Electronic Health Records:
VA Needs to Identify and Report System Costs
GAO-19-125: Published: Jul 25, 2019. Publicly Released: Jul 25, 2019.
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The VA’s health information system is more than 30 years old and is costly to maintain. Over nearly 2 decades, VA’s multiple modernization efforts have continually fallen short.
In June 2017, VA announced it would buy the same system DOD is implementing. VA plans to continue using its current system during a decade-long transition.
We reviewed the early stages of this transition. Among other things, we found VA lacked insight into the total costs for the current system. This could make it more difficult to make decisions during the transition to the new system.
We recommended VA more reliably identify and report system costs.
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What GAO Found
The Department of Veterans Affairs (VA) has various documents and a database that describe parts of the Veterans Health Information Systems and Technology Architecture (VistA); however, the department does not have a comprehensive definition for the system. For example, VA has identified components that comprise VistA, identified interfaces related to the system, and collected system user guides and installation manuals. VA has also conducted analyses to better understand customization of VistA components at various medical facilities. Nevertheless, the existing information and analyses do not provide a thorough understanding of the local customizations reflected in about 130 versions of VistA that support health care delivery at more than 1,500 sites. Program officials stated that they have not been able to fully define VistA due to the decentralization of the development of the system for more than 30 years. Cerner's contract to provide a new electronic health record system to VA calls for the company to conduct comprehensive assessments to identify site-specific requirements where its system is planned to be deployed. Three site assessments have been completed and additional assessments are planned. If these assessments provide a thorough understanding of the 130 VistA versions, the department should be able to define VistA and be better positioned to transition to the new system.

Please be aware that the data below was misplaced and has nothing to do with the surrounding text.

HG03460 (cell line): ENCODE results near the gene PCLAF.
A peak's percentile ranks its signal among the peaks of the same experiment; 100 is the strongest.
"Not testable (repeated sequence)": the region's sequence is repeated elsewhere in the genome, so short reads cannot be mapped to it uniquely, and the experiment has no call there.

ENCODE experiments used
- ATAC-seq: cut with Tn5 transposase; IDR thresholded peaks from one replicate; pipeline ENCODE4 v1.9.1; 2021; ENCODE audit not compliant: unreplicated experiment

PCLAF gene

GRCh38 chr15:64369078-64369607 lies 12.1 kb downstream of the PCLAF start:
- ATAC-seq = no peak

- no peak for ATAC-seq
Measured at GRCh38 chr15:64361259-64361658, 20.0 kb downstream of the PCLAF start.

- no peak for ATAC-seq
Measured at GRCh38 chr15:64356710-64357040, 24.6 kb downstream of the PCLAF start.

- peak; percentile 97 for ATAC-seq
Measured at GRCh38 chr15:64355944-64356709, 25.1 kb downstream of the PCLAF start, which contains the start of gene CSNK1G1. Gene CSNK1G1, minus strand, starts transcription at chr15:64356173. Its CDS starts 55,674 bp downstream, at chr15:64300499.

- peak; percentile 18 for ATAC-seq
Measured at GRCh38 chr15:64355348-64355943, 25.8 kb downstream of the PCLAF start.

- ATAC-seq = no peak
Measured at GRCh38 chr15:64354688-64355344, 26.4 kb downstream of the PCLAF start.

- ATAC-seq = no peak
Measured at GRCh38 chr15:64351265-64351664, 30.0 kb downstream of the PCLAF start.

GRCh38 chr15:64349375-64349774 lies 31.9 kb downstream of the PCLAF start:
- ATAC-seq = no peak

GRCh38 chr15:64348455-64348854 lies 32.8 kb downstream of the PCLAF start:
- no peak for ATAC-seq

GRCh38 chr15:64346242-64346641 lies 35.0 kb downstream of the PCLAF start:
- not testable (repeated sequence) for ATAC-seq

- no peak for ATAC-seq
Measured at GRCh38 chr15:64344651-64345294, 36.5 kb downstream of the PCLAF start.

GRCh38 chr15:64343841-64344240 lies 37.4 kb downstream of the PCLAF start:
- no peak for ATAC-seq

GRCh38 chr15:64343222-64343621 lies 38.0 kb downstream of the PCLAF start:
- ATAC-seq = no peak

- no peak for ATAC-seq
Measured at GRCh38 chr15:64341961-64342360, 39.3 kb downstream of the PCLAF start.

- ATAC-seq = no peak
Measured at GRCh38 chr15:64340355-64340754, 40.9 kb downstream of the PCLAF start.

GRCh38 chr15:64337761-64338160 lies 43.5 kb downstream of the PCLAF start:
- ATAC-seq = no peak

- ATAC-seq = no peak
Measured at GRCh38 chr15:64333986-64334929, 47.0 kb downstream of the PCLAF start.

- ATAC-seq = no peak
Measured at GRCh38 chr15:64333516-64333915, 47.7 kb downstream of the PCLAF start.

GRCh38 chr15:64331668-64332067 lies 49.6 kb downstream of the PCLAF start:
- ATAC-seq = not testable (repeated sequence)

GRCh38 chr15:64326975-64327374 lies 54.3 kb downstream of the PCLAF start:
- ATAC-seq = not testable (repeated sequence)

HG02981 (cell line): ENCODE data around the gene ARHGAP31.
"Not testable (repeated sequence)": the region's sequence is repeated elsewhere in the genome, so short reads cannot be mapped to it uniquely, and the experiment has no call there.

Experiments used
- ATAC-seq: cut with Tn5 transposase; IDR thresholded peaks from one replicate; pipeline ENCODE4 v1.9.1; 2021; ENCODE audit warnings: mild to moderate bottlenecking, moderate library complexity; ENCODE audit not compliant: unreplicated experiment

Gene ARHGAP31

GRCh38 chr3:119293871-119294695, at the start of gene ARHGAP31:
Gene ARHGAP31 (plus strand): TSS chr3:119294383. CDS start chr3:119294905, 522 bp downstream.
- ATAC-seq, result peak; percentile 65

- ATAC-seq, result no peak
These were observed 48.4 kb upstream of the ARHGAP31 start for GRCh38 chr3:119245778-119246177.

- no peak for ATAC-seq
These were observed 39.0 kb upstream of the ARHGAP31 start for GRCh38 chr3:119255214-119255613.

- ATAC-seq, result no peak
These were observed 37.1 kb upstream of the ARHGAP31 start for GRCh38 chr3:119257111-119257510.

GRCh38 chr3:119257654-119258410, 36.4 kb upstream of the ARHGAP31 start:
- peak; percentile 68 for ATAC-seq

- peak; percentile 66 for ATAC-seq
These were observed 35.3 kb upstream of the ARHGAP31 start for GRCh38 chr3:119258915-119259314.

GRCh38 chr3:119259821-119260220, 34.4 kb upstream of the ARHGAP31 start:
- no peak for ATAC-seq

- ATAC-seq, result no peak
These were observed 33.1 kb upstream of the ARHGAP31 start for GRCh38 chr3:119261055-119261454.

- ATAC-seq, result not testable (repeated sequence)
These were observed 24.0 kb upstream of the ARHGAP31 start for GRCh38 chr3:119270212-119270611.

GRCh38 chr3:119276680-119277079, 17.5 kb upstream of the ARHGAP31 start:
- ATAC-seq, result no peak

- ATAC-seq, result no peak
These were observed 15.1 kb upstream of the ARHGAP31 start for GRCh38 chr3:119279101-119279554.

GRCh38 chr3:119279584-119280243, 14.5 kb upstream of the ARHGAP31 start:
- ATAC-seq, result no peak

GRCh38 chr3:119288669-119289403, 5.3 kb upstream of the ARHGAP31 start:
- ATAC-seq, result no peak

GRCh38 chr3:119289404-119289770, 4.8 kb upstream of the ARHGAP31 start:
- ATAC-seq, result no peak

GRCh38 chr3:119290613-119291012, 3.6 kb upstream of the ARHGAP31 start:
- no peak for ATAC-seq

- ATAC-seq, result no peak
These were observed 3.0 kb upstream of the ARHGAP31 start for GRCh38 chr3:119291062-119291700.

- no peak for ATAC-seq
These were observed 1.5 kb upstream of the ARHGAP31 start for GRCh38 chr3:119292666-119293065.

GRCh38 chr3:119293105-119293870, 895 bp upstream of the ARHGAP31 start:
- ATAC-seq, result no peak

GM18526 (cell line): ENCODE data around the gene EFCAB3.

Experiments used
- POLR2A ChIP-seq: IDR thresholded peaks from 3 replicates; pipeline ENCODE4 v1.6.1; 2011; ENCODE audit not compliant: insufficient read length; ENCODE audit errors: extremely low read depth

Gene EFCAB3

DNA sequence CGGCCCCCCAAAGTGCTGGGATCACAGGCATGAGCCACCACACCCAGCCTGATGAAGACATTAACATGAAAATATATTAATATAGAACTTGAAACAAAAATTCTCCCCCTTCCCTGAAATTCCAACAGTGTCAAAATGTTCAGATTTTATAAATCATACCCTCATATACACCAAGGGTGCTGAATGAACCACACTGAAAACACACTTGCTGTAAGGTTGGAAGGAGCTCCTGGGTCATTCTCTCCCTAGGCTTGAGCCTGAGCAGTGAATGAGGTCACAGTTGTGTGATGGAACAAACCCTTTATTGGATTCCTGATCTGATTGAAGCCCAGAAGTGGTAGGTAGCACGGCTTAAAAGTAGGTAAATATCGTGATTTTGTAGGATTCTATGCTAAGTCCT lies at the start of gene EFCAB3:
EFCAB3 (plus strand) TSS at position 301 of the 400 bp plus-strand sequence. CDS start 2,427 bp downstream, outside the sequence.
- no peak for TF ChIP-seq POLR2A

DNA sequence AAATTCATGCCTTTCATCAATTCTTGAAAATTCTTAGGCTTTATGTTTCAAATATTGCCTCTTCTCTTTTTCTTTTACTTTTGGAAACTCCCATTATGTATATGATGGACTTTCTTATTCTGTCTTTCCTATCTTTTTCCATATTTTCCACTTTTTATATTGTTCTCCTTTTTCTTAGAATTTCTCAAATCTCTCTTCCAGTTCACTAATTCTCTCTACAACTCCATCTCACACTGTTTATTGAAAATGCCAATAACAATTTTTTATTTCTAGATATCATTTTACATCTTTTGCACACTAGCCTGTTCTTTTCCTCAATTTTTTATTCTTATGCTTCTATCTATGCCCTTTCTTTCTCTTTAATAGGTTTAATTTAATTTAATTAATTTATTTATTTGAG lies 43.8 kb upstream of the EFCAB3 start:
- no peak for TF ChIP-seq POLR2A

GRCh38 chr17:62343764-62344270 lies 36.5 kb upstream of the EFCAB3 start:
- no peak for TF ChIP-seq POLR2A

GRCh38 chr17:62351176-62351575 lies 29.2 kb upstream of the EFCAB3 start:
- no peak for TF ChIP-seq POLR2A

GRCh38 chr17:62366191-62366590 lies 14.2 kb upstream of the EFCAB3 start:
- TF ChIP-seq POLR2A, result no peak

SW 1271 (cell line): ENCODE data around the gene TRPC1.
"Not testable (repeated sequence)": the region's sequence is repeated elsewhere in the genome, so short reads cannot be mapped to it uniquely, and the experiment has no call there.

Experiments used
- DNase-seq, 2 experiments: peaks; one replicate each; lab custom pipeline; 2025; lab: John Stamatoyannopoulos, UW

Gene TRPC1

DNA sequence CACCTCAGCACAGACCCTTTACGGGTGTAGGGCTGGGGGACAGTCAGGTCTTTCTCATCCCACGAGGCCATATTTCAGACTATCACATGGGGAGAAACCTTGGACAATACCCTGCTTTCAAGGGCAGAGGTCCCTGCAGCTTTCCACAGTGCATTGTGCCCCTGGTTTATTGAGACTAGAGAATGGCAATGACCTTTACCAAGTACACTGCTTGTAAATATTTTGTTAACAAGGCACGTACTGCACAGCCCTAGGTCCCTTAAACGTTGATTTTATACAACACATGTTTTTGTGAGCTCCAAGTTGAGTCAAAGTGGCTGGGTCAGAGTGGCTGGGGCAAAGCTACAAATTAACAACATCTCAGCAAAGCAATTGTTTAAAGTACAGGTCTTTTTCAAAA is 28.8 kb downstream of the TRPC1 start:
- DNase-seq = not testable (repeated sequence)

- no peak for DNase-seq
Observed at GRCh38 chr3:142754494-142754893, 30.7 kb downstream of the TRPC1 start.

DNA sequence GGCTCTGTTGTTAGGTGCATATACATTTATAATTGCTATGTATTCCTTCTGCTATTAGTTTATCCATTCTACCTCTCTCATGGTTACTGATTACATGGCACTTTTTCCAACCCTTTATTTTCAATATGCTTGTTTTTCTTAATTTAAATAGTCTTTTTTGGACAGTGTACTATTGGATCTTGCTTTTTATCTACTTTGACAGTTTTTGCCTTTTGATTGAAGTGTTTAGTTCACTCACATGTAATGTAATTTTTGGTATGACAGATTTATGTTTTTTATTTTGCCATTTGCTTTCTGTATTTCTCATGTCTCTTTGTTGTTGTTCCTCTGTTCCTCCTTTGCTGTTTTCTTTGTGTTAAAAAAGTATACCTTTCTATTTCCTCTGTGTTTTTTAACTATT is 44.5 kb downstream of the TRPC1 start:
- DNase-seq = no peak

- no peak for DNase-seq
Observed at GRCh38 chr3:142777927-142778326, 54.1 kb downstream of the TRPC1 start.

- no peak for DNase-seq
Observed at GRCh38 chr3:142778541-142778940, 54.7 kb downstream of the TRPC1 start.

VA identified costs for VistA and its related activities adding up to approximately $913.7 million, $664.3 million, and $711.1 million in fiscal years 2015, 2016, and 2017, respectively—for a total of about $2.3 billion over the 3 years. However, of the $2.3 billion, the department was only able to demonstrate that approximately $1 billion of these costs were sufficiently reliable. In addition, the department omitted VistA-related costs from the total. The lack of a sufficiently reliable and comprehensive total cost for VistA is due in part to not following a well-documented methodology that describes how the department determined the costs for the system. As a result of incomplete cost data and data that could not be determined to be sufficiently reliable, the department, legislators, and the public do not have a complete understanding of how much it has cost to develop and maintain VistA. Further, VA lacks the information needed to make decisions on sustaining the many versions of the system.